The European Union has increased its 2017 growth forecast for Turkey by more than two percentage points, according to the European Economic Forecast Autumn report
Brussels’ latest set of economic forecasts project that the Turkish economy will grow 5.3 percent in 2017, up from the union’s previous estimate of 3 percent in May. The EU raised the country’s economic growth forecast for 2018 from 3.3 percent to 4 percent. The Turkish economy is also expected to grow 4.1 percent in 2019.
The increase follows the International Monetary Fund’s raising of Turkey’s 2017 growth forecast by 2.6 percentage points on Oct. 10, the World Bank raising its forecast 0.4 percentage points on Oct. 19, and the European Bank for Reconstruction and Development’s (EBRD) lifting of it by 2.6 percentage points on Nov. 7.
Turkey’s economy grew 5.2 percent in the first quarter of this year and 5.1 percent in the second quarter, compared with the same periods in 2016, according to the Turkish Statistical Institute (TÜİK). “The government’s fiscal stimulus this year – supported by stronger exports, a significantly depreciated Turkish Lira in comparison with last year, and a strong boost from public finances and other policy incentives – intended to restore confidence in the Turkish economy,” the bloc’s economic report stated.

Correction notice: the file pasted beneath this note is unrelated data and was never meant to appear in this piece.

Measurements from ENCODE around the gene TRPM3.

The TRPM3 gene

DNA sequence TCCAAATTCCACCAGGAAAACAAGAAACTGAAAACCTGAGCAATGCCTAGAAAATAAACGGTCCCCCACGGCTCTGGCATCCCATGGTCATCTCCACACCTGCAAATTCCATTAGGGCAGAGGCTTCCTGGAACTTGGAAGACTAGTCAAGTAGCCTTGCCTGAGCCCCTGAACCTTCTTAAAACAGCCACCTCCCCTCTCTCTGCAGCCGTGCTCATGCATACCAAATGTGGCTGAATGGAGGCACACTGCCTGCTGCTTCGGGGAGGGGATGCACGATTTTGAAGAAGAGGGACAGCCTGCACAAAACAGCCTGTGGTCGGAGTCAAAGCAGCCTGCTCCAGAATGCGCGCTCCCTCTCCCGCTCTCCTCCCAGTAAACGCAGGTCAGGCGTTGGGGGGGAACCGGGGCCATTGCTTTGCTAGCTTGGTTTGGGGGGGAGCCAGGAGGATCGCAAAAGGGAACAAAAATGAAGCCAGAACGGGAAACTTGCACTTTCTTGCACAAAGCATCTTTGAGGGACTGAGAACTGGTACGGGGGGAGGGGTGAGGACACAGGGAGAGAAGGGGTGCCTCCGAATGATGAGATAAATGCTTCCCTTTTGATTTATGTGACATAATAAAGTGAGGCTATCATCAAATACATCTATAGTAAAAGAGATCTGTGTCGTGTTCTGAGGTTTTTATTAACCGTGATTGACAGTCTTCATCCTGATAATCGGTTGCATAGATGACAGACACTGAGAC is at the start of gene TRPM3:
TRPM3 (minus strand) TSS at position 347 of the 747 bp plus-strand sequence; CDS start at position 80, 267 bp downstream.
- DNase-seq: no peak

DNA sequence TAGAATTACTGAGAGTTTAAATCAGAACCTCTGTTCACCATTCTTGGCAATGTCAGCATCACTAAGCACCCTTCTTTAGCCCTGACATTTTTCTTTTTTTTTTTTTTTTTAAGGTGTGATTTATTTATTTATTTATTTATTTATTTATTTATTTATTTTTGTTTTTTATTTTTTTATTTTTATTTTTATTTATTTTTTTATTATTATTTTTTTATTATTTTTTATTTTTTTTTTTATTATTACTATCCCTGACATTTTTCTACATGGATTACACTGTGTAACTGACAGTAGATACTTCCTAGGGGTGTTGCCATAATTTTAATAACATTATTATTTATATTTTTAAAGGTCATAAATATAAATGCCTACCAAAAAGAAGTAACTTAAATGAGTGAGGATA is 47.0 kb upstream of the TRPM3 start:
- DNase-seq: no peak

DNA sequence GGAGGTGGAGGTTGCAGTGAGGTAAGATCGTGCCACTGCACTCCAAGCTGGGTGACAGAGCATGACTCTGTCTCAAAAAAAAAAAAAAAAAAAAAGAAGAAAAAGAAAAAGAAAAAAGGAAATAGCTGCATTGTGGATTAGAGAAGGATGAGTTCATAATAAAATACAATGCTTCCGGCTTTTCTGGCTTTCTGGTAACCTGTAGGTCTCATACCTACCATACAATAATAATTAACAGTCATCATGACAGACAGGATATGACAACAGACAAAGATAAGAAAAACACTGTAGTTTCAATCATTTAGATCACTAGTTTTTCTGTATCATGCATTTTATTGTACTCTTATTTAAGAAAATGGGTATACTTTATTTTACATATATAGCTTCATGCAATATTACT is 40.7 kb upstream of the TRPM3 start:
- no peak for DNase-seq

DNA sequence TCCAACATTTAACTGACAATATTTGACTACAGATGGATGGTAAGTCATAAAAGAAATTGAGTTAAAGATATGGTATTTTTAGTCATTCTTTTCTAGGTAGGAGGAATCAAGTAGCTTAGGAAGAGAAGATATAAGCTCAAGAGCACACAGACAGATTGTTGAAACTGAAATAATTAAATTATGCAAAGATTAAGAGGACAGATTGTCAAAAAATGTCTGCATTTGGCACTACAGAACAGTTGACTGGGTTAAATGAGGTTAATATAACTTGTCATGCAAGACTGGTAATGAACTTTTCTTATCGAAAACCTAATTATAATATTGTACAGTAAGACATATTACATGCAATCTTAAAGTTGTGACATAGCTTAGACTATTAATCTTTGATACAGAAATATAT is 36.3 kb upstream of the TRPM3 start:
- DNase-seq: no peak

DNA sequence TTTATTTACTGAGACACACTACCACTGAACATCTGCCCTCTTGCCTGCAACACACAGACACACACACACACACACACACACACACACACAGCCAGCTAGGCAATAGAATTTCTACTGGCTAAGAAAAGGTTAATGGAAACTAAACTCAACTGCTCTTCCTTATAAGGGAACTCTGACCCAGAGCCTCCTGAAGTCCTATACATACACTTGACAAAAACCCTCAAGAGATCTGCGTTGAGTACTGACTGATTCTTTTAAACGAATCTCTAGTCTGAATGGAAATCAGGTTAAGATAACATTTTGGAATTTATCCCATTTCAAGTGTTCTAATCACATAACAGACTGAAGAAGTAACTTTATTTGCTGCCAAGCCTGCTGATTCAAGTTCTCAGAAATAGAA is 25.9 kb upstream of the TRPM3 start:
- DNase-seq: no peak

The report noted that the growth of private consumption was expected to increase towards the end of this year and continue its expansion in 2018-19. The EU sharply raised its eurozone growth forecast for 2017 as well, confident that the economic recovery was gathering pace despite the uncertainties of Brexit.
The 19-country eurozone will grow by 2.2 percent in 2017, its fastest pace in a decade, the European Commission said, AFP reported. This was substantially higher than the previous forecast of 1.7 percent and comes just after the EU’s latest GDP growth figures resoundingly beat expectations.
The Commission said dark clouds that did exist included the outcome of Brexit talks between the EU and Britain, as well as geopolitical tensions between the U.S. and North Korea. Britain saw its outlook for 2017 slashed due to “uncertainty” over Brexit.
“After five years of moderate recovery, European growth has now accelerated,” EU Economy Commissioner Pierre Moscovici said. “We see good news on many fronts, with more jobs being created, rising investment and strengthening public finances,” Moscovici added.
In its forecasts, the European Commission said growth in 2018 would edge lower to a still strong 2.1 percent, followed by 1.9 percent in 2019.